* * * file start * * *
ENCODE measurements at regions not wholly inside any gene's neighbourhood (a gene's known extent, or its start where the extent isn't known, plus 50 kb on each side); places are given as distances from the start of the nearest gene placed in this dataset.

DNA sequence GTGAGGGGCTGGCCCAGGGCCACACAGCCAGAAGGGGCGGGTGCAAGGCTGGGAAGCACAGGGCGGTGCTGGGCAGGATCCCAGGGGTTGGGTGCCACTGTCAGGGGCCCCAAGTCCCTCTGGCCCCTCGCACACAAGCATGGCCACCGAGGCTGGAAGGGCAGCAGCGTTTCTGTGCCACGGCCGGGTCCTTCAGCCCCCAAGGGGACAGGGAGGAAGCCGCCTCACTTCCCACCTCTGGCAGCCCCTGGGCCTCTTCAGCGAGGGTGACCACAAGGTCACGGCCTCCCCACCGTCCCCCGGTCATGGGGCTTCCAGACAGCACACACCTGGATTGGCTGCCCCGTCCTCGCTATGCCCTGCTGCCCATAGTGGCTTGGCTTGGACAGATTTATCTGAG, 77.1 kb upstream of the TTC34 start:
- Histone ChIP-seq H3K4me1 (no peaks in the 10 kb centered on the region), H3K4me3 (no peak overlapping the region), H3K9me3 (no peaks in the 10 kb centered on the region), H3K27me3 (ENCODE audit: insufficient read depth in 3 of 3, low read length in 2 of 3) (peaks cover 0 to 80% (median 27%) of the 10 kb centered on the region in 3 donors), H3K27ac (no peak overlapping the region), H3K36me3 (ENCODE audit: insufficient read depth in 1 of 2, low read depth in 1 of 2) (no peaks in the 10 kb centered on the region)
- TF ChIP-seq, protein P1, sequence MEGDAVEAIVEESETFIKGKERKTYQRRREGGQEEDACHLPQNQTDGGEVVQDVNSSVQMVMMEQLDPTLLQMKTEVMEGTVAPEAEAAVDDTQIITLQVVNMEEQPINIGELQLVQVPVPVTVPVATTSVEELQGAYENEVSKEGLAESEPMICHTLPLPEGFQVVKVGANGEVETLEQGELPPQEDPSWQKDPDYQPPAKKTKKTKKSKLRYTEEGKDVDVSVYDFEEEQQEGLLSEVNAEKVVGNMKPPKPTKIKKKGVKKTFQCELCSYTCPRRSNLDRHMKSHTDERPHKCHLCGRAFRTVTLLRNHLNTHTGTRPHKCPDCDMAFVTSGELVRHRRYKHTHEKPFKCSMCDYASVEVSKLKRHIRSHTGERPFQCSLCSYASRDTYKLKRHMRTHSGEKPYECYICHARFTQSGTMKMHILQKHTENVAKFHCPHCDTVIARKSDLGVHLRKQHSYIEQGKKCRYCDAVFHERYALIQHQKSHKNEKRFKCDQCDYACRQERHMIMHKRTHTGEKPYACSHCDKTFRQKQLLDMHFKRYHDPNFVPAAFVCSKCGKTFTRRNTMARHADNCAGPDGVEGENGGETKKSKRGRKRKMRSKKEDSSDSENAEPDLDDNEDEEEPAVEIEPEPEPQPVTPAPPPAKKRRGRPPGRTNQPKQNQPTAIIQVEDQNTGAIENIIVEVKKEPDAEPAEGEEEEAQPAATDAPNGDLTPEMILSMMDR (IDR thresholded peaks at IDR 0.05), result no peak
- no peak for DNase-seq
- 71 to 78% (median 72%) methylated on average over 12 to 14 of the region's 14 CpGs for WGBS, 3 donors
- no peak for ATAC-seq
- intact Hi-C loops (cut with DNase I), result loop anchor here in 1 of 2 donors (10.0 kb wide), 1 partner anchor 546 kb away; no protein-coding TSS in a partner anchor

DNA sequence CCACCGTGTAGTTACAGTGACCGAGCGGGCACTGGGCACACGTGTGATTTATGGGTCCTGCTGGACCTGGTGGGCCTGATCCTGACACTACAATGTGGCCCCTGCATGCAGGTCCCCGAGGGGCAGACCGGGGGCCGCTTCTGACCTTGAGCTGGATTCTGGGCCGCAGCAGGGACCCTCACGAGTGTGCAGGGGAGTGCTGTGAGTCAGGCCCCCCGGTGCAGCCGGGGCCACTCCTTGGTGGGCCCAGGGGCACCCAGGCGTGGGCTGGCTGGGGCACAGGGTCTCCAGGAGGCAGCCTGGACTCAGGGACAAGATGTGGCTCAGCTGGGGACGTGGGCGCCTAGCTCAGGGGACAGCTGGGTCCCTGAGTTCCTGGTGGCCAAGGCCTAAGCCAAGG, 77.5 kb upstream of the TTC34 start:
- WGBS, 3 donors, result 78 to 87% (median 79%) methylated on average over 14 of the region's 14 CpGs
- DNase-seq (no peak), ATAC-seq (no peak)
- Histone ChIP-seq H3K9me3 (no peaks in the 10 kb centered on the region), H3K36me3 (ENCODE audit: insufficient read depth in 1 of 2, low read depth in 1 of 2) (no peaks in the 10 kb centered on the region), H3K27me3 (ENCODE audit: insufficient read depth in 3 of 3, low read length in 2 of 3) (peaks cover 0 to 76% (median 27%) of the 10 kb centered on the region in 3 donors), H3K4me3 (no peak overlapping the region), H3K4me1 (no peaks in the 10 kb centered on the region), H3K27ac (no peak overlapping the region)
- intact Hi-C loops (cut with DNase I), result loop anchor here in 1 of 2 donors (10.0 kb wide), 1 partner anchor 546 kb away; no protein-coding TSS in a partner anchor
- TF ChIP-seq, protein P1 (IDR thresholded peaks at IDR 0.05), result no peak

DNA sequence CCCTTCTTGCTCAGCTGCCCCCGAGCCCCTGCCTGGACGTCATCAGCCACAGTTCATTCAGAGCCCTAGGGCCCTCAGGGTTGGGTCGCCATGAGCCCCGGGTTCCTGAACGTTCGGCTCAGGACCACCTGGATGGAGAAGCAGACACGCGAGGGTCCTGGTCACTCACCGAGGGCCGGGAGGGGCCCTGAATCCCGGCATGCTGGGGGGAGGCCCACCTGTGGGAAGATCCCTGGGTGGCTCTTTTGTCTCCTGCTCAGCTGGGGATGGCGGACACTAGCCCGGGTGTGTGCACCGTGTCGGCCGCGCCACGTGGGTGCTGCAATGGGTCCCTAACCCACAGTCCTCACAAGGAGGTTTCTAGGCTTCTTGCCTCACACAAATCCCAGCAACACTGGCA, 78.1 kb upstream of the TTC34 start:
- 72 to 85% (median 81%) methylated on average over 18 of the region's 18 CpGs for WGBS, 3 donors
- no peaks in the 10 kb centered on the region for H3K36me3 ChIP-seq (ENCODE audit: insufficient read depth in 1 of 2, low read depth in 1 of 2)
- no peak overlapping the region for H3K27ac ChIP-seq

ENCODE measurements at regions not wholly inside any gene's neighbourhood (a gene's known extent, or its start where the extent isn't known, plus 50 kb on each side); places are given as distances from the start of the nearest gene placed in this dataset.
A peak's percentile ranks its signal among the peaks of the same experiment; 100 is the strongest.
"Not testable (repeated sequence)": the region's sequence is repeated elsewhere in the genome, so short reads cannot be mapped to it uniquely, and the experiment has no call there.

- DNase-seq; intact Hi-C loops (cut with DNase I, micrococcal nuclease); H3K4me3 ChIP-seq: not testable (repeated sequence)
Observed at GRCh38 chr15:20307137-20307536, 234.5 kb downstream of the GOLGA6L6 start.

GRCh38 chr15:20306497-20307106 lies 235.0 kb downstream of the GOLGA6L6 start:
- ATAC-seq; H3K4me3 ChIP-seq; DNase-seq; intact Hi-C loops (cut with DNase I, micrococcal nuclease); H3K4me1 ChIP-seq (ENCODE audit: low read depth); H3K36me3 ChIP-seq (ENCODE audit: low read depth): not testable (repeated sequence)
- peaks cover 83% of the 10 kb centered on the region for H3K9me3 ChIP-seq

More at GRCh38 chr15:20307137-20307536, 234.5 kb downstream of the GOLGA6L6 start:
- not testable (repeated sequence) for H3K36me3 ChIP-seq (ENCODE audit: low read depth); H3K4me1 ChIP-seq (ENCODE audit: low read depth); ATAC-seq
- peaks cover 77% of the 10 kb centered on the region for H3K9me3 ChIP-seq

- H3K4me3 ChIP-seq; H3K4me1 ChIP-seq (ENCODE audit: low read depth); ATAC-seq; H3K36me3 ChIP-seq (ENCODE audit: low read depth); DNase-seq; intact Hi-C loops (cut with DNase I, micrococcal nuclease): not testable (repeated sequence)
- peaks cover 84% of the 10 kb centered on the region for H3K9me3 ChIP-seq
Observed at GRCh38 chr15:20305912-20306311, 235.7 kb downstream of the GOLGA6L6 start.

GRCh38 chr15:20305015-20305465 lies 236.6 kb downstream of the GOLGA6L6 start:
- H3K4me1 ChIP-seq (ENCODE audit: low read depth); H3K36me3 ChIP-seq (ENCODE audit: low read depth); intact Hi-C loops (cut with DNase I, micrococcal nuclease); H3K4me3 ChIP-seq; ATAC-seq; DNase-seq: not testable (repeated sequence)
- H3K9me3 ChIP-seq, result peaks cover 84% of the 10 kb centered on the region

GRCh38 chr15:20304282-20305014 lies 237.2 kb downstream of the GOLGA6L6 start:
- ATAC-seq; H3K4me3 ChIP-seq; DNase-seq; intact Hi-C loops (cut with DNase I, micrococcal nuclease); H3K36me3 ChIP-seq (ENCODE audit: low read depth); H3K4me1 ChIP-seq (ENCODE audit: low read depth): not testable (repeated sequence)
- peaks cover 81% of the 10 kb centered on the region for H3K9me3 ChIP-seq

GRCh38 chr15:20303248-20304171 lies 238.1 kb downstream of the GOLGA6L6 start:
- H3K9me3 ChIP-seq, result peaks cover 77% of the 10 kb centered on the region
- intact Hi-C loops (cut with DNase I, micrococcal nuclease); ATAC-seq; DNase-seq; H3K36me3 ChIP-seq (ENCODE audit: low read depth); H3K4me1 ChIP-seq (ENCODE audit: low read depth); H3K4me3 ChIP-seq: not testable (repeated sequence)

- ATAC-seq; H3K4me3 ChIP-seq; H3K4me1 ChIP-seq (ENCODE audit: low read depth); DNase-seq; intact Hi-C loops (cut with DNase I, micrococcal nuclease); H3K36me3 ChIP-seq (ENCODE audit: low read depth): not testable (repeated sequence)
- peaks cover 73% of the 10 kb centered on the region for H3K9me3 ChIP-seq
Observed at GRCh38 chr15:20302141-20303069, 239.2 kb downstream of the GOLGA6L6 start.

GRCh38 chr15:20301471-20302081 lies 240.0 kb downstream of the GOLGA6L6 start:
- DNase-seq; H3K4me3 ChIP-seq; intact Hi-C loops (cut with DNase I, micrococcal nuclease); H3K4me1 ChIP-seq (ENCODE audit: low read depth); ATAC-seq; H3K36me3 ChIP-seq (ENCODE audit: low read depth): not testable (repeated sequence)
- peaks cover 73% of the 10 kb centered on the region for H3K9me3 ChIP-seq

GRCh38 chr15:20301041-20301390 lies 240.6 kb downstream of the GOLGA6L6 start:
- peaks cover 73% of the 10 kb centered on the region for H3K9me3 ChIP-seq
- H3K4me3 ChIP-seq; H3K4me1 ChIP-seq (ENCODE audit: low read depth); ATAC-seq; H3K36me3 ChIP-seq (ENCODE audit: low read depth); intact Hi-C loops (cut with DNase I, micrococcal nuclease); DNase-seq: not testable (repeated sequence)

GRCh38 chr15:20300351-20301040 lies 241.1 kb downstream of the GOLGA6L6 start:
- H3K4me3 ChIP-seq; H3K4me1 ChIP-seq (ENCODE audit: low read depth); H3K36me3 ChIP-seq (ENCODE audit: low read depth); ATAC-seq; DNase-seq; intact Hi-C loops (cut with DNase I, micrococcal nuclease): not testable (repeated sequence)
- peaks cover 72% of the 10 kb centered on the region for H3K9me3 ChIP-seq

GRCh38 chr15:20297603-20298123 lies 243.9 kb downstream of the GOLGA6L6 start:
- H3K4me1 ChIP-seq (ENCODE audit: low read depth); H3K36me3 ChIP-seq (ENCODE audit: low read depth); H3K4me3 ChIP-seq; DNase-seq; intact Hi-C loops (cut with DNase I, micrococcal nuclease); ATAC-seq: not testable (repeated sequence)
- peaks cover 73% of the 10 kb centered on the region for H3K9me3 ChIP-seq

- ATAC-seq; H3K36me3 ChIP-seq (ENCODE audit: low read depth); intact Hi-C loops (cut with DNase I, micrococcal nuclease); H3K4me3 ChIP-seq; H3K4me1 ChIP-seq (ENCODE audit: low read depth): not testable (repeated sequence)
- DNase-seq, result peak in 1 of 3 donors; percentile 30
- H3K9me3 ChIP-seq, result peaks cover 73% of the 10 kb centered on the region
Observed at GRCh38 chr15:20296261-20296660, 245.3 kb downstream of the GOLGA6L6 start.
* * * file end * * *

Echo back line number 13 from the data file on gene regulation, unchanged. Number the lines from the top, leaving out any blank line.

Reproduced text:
- intact Hi-C loops (cut with DNase I), result loop anchor here in 1 of 2 donors (10.0 kb wide), 1 partner anchor 546 kb away; no protein-coding TSS in a partner anchor